Tuesday, June 9, 2009

The green line

I start a 5 day reserve stint tomorrow. I thought I would get airport standby, but was pleasantly surprised to see I was assigned a Reserve Availability Period from 4AM to 7PM. This means I have to be available for contact from 4AM until 7PM.

My last trip was pretty good. I had pitch issues though. The CRJ7 is very pitch sensitive. During landing the plane is flown nose down until at least 5o feet. From memory I believe it's 2 1/2 degrees nose down (I will have to remember to remember next time I fly).

While on approach for my most recent two landings I tended to raise the nose early. Both landings were at night and were done visually. I had the glideslope tuned in, but kept my eyes outside. Both times around 100 feet I pulled the nose up and added a little power. I would then have to pull power and lower the nose. The momentary raising of the nose caused roll out to be longer which caused the plane to eat up more runway before kissing the ground.

After the last landing the Captain mentioned that I did the same thing the night before. Odd. I landed in the touchdown zone quiet nicely both times, but ate extra runway. This is an easy thing to fix.

Something else happened on the trip worth discussing. While landing Thursday night we had a little confusion in the cockpit.

We were kept high for crossing traffic below us. After clear we were cleared from 10,000 feet to 3000 feet. I had just 3 minutes to get down. Nothing major, but the 3000 feet was also the altitude at the Final Approach Fix....4 minutes away. I slowed to 220 knots first, then called for flaps 1 then flap 8. With the flaps at 8, I extended the flight spoilers fully and briefed the approach. Whenever I extend the flight spoilers I leave my hand on the lever so I won't forget to retract them.

The plane leveled at 3000 feet 2 miles from the FAF. I began to stow the flight spoilers. The approach controller advised to slow further as we were 40 knots faster than the plane ahead. No problem I called for flaps 20. In order for the Captain to reach the flap lever, I had to move my hand off the flight spoiler handle. The approach controller then advised he would vector us through the localizer for better separation. No biggie. We had the airport and the traffic in sight.

I clicked off the autopilot as we were cleared for the visual approach. I called for gear down followed by flaps 30 and finally flaps 45. I then called for the before landing checklist. The Captain told me to watch my speed. I looked down and saw that I was right on approach speed. He asked where should the "green line" be.

Ahh the green line. There is a green floating line in the CRJ that is a FAA stall advisory speed. The line is set 1.27 times the stall speed in the current configuration. The line normally bounces around a little below our approach speed. During high level cruise we are sometimes just above the green line. The green line is advisory only. this doesn't mean the plane is about to stall (again it's 1.27 X stall speed...so at least 30 knots away even at approach speed).  Sometimes when the plane is light the green line is right at approach speed.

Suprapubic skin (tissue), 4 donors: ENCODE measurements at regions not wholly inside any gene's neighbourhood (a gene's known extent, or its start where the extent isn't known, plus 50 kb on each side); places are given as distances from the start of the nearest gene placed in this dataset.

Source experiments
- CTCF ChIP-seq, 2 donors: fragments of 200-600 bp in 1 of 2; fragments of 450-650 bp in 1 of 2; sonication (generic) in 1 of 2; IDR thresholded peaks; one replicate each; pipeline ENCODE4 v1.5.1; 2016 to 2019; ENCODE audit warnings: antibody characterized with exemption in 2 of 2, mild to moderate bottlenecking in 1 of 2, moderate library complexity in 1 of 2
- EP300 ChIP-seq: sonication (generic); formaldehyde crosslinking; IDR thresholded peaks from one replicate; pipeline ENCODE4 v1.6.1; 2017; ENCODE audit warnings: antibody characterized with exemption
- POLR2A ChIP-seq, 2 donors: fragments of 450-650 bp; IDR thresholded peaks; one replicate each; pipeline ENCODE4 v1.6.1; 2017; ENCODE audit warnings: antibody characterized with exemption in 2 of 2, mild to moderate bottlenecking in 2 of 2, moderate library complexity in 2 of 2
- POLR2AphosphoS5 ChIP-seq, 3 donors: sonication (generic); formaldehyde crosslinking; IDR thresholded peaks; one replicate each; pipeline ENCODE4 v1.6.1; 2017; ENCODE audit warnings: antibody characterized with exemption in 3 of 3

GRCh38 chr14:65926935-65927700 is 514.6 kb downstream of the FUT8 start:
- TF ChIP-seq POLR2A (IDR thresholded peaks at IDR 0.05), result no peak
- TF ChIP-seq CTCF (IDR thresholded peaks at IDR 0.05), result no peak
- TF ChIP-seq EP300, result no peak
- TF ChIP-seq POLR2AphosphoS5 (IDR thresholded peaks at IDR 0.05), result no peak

I concentrated on flying the plane before answering him. I stated it's advisory only and sometimes it's right on approach speed. Looking down I was right on approach speed. I then called for the before landing checklist again. "Landing gear three green" he said...."Landing gear three green" I responded. "Thrust reversers armed" he challenged. That's when I saw the problem. Right above the thrust reversers armed status message was the message that the flight spoilers were still deployed. When I moved my hand to have the Captain lower the flaps to 20, I wasn't done stowing the flight spoilers. They were only out two clicks. Once they stowed the green line went below the approach speed. Problem solved.

The approach phase of can be very busy, especially in busy airspace. Until that approach I had never taken my hand off the flight spoilers without re-stowing them. We were never in danger as again we were at least 30 knots above a stall and were in calm wind conditions and 2000+ feet above the ground. The next item on the before landing checklist after "thrust reversers armed" is "flight spoilers retracted". So even if I had not seen the status message, it would have been caught then. This is why we have checklist.

And now some random shots......

[singlepic id=184 w=320 h=240 float=center]

[singlepic id=183 w=320 h=240 float=center]

[singlepic id=182 w=320 h=240 float=center]


  1. Really like the last pic!

  2. Ya i always wondered about how pilots use spoilers in jets because i always forget to retract them in flight simulator. that is until im about to fall out of the sky. of course im not monitoring airspeed as well as i should :)

  3. I just have one question that has always been on my mind. Why do they still have a "No smoking" button? why dont they just make it an automatic light that comes on when you turn the plane on?

  4. I have seen on some newer planes that the "no smoking" is a sticker on the overhead in the cabin. They then have two lights, one for the seatbelt and the other for "electronic devices". I have been on a few planes as a passenger that simply had stickers for no smoking. Of note...we do have ashtrays in the cockpit.

  5. Hahaha Thats funny. I thaught CRJ's were newer aircraft. How old are they?

  6. The CRJ was designed in the early 90's. Although much has been improved, it's still behind the times in a lot of ways.


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